Sail at Antigua without your own boat

by • March 10, 2016 • older, RacingComments Off on Sail at Antigua without your own boat1913

Scarlett Oyster at last year’s Antigua Sailing Week – she scored eight straight wins with a charter crew on board. Credit: Paul Wyeth /

Antigua Sailing Week, one of the most prestigious and long established events in the region, remains a mainstay of the Caribbean regatta season, attracting entries from across the globe. While it’s on the bucket list of many who voyage to the West Indies in their own boats, there are also plenty of opportunities for those with ties that mean they are not able to take their own boat.
Sunsail sponsors the event and demand for its cruising oriented yachts in the bareboat division has once again been a sell out locally, although there’s still availability of yachts that can be drawn in from other islands. In addition, there are now also many opportunities to compete on a full-on racing yacht. These range from single berths for individuals to high-tech machines for top racing crew.
For instance, Ross Applebey’s 48ft Scarlet Oyster was the winner of the CSA 5 class and best racing charter yacht last year, with eight straight wins. This year members of the Royal Southern Yacht Club have chartered his boat. “It is the longest run and most well-known of all the Caribbean regattas, and Antigua is a great island to visit with easy flights from UK, Canada and USA,” he says. “The regatta’s new format in recent years works better with most crews staying ashore these days and there is a good social and party scene.”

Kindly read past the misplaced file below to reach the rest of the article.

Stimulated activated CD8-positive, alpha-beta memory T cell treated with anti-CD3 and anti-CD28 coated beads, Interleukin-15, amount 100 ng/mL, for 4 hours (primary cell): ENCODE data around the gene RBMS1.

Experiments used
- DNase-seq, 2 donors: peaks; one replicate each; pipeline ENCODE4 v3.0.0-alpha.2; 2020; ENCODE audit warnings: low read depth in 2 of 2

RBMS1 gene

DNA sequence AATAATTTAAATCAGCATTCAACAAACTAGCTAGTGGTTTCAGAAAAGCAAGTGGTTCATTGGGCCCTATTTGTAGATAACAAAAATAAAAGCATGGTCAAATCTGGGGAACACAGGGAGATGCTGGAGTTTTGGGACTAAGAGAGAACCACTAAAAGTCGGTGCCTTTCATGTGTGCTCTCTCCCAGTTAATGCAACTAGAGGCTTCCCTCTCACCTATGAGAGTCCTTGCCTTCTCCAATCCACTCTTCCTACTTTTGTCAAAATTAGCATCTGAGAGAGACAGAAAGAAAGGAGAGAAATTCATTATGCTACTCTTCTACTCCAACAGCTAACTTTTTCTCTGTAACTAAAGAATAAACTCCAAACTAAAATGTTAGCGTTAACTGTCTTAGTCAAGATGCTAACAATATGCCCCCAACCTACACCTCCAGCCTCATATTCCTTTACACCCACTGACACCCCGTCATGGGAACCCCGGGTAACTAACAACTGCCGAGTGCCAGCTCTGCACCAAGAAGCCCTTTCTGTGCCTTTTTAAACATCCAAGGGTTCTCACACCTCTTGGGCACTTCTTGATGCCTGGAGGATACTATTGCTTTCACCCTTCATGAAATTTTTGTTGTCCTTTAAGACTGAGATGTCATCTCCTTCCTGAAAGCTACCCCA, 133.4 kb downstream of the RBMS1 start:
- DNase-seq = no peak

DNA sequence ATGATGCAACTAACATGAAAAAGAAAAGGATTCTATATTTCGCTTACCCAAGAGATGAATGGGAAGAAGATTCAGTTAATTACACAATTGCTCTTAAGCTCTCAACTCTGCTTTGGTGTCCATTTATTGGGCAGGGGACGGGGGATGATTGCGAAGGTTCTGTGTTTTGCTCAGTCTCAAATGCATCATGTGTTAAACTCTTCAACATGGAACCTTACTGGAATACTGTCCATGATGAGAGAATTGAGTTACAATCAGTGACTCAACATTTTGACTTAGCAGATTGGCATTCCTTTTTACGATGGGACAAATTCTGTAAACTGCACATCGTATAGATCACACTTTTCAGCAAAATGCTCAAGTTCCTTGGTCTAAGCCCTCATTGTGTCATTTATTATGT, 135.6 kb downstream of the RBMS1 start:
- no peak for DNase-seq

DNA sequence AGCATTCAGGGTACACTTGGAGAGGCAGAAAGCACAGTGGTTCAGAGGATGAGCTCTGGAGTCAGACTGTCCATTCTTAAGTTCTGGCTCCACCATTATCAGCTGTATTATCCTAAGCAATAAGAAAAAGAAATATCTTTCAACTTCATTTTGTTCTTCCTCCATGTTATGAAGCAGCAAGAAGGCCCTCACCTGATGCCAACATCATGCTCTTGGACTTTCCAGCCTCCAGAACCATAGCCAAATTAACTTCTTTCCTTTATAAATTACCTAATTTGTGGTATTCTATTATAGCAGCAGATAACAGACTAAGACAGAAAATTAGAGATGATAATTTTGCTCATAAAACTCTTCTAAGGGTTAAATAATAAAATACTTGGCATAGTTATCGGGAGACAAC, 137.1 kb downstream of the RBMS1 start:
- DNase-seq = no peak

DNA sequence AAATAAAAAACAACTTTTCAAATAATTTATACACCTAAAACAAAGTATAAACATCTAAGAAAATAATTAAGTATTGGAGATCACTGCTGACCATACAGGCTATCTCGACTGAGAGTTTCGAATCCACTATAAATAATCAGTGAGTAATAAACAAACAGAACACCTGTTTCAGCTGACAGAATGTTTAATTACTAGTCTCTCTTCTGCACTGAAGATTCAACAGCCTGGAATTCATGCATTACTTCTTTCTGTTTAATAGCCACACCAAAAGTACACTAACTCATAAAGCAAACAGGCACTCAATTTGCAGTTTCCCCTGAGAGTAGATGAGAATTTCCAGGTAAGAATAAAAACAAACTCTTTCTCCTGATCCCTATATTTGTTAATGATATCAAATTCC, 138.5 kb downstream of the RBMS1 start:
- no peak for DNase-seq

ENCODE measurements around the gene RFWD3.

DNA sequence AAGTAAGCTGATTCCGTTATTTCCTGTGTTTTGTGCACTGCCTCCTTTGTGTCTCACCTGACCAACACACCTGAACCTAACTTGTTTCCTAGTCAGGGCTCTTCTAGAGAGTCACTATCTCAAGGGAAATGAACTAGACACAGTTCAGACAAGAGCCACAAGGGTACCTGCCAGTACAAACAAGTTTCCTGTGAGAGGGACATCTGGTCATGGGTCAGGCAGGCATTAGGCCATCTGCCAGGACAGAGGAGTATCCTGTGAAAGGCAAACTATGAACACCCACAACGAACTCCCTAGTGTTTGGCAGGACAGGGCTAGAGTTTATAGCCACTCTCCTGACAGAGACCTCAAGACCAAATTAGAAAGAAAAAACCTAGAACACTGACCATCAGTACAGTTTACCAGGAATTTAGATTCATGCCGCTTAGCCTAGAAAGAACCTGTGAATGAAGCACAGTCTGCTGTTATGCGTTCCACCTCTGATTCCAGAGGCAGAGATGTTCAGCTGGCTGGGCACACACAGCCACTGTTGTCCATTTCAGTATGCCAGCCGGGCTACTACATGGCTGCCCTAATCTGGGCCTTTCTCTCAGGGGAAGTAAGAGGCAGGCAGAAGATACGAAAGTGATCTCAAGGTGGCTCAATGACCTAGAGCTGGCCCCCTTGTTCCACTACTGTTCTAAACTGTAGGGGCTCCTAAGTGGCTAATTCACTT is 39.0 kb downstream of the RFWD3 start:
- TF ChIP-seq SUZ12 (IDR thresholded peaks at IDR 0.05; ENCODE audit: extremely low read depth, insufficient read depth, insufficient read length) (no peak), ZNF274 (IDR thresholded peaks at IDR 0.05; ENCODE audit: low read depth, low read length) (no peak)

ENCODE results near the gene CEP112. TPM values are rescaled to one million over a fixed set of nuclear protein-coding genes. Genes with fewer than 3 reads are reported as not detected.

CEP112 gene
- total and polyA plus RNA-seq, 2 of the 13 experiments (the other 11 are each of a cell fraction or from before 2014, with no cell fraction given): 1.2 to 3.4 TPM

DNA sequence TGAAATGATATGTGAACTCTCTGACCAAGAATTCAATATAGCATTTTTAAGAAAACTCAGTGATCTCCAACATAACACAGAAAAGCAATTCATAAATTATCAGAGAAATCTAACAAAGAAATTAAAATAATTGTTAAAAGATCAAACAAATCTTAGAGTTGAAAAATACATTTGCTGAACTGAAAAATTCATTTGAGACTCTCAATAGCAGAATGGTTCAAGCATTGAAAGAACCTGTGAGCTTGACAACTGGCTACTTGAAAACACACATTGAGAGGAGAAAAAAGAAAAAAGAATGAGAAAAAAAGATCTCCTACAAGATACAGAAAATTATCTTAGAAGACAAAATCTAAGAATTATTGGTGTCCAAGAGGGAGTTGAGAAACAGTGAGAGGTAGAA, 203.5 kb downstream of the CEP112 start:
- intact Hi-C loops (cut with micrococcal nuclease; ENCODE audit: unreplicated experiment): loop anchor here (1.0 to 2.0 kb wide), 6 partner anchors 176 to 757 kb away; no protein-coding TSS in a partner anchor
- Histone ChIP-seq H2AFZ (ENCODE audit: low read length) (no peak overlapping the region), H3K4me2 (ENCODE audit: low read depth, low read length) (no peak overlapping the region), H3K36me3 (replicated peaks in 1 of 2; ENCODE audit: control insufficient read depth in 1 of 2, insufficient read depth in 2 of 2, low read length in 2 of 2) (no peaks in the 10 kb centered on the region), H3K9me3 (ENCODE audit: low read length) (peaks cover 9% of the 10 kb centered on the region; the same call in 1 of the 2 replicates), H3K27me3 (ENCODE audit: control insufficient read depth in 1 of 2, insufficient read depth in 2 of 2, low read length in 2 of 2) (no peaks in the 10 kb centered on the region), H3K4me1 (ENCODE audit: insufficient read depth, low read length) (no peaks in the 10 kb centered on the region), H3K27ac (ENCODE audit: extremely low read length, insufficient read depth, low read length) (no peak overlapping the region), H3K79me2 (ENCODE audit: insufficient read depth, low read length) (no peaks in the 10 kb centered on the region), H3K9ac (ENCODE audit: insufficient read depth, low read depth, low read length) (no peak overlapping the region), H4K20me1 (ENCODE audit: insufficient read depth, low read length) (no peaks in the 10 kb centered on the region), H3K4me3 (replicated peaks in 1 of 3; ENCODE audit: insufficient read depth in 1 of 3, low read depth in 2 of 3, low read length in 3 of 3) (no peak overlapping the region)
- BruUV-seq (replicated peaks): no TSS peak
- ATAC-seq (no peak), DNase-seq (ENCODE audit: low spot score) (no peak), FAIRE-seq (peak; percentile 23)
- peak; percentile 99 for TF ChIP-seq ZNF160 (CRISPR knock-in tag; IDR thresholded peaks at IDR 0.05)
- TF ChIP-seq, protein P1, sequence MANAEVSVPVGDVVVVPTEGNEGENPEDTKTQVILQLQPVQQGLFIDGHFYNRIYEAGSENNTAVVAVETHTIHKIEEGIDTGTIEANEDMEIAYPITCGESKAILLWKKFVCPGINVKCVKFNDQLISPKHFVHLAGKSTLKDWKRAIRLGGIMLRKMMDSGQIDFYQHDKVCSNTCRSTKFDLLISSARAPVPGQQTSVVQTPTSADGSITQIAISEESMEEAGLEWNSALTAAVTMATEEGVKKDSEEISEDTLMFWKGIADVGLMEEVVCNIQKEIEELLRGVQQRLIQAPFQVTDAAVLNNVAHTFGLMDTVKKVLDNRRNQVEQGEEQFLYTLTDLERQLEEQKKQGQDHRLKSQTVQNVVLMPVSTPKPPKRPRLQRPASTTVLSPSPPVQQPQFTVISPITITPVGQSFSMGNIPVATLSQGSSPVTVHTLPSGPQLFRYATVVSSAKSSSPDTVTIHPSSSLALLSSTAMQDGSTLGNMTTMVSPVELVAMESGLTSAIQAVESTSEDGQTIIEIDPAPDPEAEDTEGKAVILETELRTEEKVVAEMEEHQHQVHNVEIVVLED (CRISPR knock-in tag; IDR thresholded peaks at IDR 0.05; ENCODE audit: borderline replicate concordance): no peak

Partying the night away at Antigua Sailing Week after a hard day of racing. Credit: Ted Martin /

Miramar Sailing based in Antigua has places available on a large variety of yachts, including the Volvo Ocean 70 Green Dragon, the Stimson 42 Palpatine and Reflex 38 Sirens Tigress.


Also based in Antigua, Ondeck has places available on Farr 65 Spirit of Juno, which was third in class last year, and has a Beneteau First 40.7 available for a whole boat charter. If you don’t want to race every day, there are also options for people to hop on board a boat for just a day or two.
Antigua Sailing Week is now 49 years old and continues to attract sailors from more than 20 countries and yachts varying from long-distance cruisers through bareboats to the very latest racing machines. This year’s event starts on Sunday April 24 and concludes on Friday April 29.

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